I wouldn’t call what we are doing homesteading. In fact when we started this cabin project we planned it to be a getaway place – a second home (despite lacking a first home). We expected to be done in a year or so. We are now midway into our second year of ‘cabining’ and recently celebrated our one-year anniversary of living here full-time. Being off the grid, our life is necessarily more self-sufficient than most. We generate all of our electricity, supply our own water, harvest our own firewood, and deal with our own waste. In the last few months we have taken a keener interest in doing even more ourselves. Last summer we raised Guinea fowl for food (far from the most cost-effective meat bird), we had a small vegetable garden, and were a part of a small pig co-op and we now have a pile of pork stashed away. From that pig I’ve been making my own Pancetta, I’ve got some Lardo and Jamon curing, and soon we will be making loads of sausage. Marci bakes all of our bread (an amazing no knead dutch oven bread that makes PERFECT crust and crumb with hardly any effort, just time), I’ve been making Kefir, and recently started salt curing egg yolks. This summer we plan to raise a flock of Muscovy Ducks.

I think one thing that has pushed me to become increasingly self-sufficient, besides the economy of it, is the satisfaction is provides. Not just looking at something and saying “hey I made that”, but the deeper satisfaction knowing that if there is something in my life that I find lacking, it is possible to do the research, gather the tools and supplies, and make it happen – be it culturing milk or building a building.

This goes beyond some DIY trend or a stylized hipster new-frontierism fetishization, this really is about deliberately living. When we lived in Tulum, Mexico, it was beach life. And it was easy: do a little work, head to the beach, bake in the sun, eat a taco, drink a beer, then repeat. Seven days a week. It sounds nice, and it was, but Marci and I both settled into an ennui. In the end, it was relaxing, decadent, boring and unfulfilling.

After Mexico we were itinerant for about a year. During that time we spent time with family in suburban Kalamazoo. We quickly found that boring as well. We enjoyed the time with friends and family, but basically all we did was drive in a car between air-conditioned places and sit on comfy sofas. Both were lives of leisure. Both were easy.

We never meant to own land or live in a cabin. This all started on a whim. We saw land, it was cheap, we bought it. And since the only sensible thing to do with 20 acres of thick swampy woods is to put a cabin on it, we decided to build one.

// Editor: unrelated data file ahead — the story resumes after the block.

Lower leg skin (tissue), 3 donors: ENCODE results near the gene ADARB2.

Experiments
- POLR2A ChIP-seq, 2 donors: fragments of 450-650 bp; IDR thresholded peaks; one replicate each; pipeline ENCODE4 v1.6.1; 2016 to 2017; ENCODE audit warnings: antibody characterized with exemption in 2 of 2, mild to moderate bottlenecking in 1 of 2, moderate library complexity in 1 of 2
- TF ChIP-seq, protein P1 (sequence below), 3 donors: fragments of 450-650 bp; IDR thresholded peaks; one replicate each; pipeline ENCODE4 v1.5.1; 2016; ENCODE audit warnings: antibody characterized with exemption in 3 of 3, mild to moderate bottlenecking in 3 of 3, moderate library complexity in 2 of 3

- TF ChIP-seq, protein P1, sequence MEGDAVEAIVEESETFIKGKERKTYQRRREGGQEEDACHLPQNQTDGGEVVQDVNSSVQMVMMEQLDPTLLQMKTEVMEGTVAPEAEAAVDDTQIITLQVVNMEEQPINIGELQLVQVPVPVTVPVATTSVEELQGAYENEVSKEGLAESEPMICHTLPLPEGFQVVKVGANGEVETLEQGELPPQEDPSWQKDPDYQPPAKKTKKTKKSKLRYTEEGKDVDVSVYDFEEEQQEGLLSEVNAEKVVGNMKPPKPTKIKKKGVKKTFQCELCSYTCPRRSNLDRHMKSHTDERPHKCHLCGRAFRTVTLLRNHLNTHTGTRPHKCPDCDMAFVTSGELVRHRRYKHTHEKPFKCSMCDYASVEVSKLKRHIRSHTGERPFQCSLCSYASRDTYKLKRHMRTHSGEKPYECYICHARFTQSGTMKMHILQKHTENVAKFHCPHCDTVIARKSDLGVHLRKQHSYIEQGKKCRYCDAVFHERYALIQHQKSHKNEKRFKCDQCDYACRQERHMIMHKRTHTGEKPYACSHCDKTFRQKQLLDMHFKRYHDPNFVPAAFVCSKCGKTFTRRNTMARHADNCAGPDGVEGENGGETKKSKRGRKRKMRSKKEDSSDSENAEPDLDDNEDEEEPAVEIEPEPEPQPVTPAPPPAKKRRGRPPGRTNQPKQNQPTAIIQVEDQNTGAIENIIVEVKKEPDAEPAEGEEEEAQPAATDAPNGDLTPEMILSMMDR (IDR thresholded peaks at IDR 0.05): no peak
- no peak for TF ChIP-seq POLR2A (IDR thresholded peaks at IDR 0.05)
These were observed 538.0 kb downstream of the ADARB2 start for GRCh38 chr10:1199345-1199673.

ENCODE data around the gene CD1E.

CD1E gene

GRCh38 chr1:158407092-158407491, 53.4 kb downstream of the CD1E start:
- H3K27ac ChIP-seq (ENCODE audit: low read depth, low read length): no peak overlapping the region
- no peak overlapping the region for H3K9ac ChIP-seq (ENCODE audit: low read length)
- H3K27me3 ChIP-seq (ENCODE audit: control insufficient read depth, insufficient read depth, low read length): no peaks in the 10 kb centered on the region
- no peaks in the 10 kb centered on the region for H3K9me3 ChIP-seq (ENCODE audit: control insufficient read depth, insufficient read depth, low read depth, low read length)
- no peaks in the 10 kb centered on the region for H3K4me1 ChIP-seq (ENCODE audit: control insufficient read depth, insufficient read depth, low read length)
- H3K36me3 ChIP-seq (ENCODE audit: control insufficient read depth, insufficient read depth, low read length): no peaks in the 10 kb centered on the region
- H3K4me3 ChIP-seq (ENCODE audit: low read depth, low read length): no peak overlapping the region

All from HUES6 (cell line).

While this whole adventure started spontaneously, we have fallen deeply love with it. We long for the city and everything it entails, but we love our life in the woods in the middle of nowhere. I love heating with firewood that I cut. I love eating food that I produced. I love being able to walk for a mile and still be on my own land (admittedly I need to walk in a circle for that to happen, but still, it’s a big circle). I love knowing that my whole world is plastic and that I can build it, change it, break it, fix it, design it, and develop it as I see fit. There is an immeasurable freedom found in seeing the world as something infinitely mutable. The only boundaries are geographic and the only limitations are self-imposed.

To live this life I’ve found that you need to bend to the weather (you can’t battle it), relax some inhibitions, be ready to get dirty, find satisfaction is the most unusual places, eschew the easy for the deliberate, and be prepared to face challenges with gusto…oh and enjoy working hard. Despite being off the grid, in the middle of the woods down a long road and far from even the nearest gas station – our life is quite civilized and not at all rustic. We did not come here to escape the world, but to live in one of our own making.

Cabin Life


Our Friend Jesse Smith’s Deep Prep is on PBS!


Our dear friend Jesse Smith from Seattle is a fantastic chef . His Youtube cooking show, Deep Prep,  is now available on PBS!  Yes PBS! That is the Public Broadcasting Service.  Kinda like the BBC for Americans, kinda like NPR for your eyes, kinda like Youtube before there was the Internet. Check it out, I am sure you will like it.

From the PBS description:

Deep Prep is a weekly cooking show hosted by chef Jesse Smith. Jesse is a Washington born chef that has worked in many of Seattle’s favorite restaurants. He brings a northwest flare to this quirky and entertaining cooking show where he cooks classic and also innovative food. Never taking himself too seriously, his show will be sure to keep you captivated while learning step by step instructions on how to cook dishes that will inspire you in the kitchen and keep your dinner guests satisfied!